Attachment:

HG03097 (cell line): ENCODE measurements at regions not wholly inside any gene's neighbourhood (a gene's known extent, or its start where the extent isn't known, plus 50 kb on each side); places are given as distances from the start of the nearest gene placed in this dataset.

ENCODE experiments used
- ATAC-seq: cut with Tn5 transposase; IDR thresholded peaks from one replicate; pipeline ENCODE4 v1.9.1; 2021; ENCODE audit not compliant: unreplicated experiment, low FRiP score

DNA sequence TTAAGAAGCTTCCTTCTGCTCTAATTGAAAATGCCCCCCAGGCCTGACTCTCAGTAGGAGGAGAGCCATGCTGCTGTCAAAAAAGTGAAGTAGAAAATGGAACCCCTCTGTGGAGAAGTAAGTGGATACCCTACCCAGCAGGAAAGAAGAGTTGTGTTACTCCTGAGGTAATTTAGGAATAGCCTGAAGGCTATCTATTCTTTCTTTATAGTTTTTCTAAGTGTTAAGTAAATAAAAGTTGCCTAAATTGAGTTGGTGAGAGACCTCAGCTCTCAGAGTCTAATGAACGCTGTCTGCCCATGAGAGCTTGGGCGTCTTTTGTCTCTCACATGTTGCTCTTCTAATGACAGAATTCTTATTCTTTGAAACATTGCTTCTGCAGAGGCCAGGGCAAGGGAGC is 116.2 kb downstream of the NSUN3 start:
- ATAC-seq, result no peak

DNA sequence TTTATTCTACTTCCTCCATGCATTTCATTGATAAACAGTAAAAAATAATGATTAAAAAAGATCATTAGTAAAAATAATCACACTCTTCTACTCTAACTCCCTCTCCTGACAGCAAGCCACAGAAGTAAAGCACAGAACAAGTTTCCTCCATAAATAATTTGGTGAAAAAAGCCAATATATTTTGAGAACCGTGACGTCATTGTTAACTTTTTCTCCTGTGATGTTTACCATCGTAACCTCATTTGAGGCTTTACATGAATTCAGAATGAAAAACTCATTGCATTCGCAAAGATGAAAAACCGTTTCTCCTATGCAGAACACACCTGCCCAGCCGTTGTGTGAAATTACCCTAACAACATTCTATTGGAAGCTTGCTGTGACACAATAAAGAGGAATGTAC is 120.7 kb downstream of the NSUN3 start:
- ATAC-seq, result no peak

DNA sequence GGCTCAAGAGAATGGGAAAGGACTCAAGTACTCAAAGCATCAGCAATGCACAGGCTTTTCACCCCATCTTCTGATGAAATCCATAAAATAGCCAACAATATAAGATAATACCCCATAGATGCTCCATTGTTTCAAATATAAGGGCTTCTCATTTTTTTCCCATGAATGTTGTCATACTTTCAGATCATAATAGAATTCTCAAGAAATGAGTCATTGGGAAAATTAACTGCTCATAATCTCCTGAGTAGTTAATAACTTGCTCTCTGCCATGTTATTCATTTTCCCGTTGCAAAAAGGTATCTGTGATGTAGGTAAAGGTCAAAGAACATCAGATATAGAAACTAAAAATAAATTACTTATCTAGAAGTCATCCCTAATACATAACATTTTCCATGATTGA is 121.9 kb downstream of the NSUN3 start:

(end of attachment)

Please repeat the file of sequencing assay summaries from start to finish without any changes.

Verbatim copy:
HG03097 (cell line): ENCODE measurements at regions not wholly inside any gene's neighbourhood (a gene's known extent, or its start where the extent isn't known, plus 50 kb on each side); places are given as distances from the start of the nearest gene placed in this dataset.

ENCODE experiments used
- ATAC-seq: cut with Tn5 transposase; IDR thresholded peaks from one replicate; pipeline ENCODE4 v1.9.1; 2021; ENCODE audit not compliant: unreplicated experiment, low FRiP score

DNA sequence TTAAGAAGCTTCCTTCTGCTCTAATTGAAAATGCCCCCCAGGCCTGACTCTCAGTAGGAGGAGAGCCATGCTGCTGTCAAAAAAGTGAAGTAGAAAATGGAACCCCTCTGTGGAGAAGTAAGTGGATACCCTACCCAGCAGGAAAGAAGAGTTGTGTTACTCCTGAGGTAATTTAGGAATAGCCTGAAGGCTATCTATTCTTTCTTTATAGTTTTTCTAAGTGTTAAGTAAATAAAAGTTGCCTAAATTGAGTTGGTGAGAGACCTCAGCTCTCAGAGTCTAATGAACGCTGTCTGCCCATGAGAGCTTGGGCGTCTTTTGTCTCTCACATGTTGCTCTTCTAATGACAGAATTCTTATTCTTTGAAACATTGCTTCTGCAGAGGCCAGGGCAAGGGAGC is 116.2 kb downstream of the NSUN3 start:
- ATAC-seq, result no peak

DNA sequence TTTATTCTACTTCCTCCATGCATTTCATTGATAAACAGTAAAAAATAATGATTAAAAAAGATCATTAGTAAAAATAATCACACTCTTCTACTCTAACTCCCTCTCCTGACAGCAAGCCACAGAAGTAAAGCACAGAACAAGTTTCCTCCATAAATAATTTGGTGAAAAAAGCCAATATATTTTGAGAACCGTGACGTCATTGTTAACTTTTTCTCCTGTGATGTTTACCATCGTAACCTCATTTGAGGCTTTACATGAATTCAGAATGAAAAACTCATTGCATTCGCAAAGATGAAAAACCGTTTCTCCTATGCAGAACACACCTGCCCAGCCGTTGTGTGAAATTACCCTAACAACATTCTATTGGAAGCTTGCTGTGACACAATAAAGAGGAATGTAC is 120.7 kb downstream of the NSUN3 start:
- ATAC-seq, result no peak

DNA sequence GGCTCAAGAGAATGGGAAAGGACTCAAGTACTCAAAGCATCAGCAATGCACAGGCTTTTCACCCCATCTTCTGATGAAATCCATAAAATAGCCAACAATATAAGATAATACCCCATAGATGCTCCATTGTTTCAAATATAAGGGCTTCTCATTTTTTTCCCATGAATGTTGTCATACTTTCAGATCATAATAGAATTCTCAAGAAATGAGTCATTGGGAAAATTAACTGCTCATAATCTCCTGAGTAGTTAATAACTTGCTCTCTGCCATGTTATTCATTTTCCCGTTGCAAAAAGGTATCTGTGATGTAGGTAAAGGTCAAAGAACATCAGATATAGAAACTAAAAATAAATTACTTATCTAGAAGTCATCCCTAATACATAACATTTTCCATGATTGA is 121.9 kb downstream of the NSUN3 start: